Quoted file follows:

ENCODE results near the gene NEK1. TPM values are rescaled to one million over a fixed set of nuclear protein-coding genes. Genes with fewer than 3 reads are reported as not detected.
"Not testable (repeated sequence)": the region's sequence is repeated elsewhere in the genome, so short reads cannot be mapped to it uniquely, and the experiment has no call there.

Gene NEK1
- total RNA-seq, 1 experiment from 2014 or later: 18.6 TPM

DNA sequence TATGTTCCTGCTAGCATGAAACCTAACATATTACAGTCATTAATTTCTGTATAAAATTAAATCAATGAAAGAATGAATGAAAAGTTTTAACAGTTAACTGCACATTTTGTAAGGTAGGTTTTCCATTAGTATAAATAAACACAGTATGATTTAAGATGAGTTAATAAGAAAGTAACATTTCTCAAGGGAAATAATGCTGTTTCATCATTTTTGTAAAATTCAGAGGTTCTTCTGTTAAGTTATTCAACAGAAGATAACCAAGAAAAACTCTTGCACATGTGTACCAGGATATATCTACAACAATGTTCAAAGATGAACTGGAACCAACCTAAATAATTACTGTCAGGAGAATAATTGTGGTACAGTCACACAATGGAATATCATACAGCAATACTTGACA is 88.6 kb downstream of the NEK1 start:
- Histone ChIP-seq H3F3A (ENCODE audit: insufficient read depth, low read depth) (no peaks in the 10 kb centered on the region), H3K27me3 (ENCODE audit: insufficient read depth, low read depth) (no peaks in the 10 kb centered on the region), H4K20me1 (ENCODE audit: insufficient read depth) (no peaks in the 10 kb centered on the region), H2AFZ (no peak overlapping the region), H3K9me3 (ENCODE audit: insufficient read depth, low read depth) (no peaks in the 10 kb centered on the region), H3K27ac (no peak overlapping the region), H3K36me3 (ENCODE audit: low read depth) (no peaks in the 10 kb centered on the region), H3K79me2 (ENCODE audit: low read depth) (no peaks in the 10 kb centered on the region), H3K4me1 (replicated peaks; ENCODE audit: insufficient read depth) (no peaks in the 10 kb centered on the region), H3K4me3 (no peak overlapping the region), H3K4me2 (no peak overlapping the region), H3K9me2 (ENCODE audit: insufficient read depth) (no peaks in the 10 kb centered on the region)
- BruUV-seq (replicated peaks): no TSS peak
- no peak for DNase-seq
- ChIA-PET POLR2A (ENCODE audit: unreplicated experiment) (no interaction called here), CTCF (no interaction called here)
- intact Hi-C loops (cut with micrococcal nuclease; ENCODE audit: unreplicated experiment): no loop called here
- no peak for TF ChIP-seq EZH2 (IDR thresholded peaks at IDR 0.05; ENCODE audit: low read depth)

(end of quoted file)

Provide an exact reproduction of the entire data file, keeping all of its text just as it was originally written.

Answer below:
ENCODE results near the gene NEK1. TPM values are rescaled to one million over a fixed set of nuclear protein-coding genes. Genes with fewer than 3 reads are reported as not detected.
"Not testable (repeated sequence)": the region's sequence is repeated elsewhere in the genome, so short reads cannot be mapped to it uniquely, and the experiment has no call there.

Gene NEK1
- total RNA-seq, 1 experiment from 2014 or later: 18.6 TPM

DNA sequence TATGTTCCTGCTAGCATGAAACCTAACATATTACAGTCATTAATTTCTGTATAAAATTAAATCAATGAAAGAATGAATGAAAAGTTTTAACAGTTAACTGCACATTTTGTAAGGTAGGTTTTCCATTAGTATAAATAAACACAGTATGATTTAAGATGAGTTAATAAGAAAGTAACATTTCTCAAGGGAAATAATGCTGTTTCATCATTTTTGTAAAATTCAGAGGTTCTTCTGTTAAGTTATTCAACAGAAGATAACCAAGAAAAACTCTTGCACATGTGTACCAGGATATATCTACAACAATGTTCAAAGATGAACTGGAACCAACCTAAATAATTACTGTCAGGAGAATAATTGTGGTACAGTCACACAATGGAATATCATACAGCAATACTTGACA is 88.6 kb downstream of the NEK1 start:
- Histone ChIP-seq H3F3A (ENCODE audit: insufficient read depth, low read depth) (no peaks in the 10 kb centered on the region), H3K27me3 (ENCODE audit: insufficient read depth, low read depth) (no peaks in the 10 kb centered on the region), H4K20me1 (ENCODE audit: insufficient read depth) (no peaks in the 10 kb centered on the region), H2AFZ (no peak overlapping the region), H3K9me3 (ENCODE audit: insufficient read depth, low read depth) (no peaks in the 10 kb centered on the region), H3K27ac (no peak overlapping the region), H3K36me3 (ENCODE audit: low read depth) (no peaks in the 10 kb centered on the region), H3K79me2 (ENCODE audit: low read depth) (no peaks in the 10 kb centered on the region), H3K4me1 (replicated peaks; ENCODE audit: insufficient read depth) (no peaks in the 10 kb centered on the region), H3K4me3 (no peak overlapping the region), H3K4me2 (no peak overlapping the region), H3K9me2 (ENCODE audit: insufficient read depth) (no peaks in the 10 kb centered on the region)
- BruUV-seq (replicated peaks): no TSS peak
- no peak for DNase-seq
- ChIA-PET POLR2A (ENCODE audit: unreplicated experiment) (no interaction called here), CTCF (no interaction called here)
- intact Hi-C loops (cut with micrococcal nuclease; ENCODE audit: unreplicated experiment): no loop called here
- no peak for TF ChIP-seq EZH2 (IDR thresholded peaks at IDR 0.05; ENCODE audit: low read depth)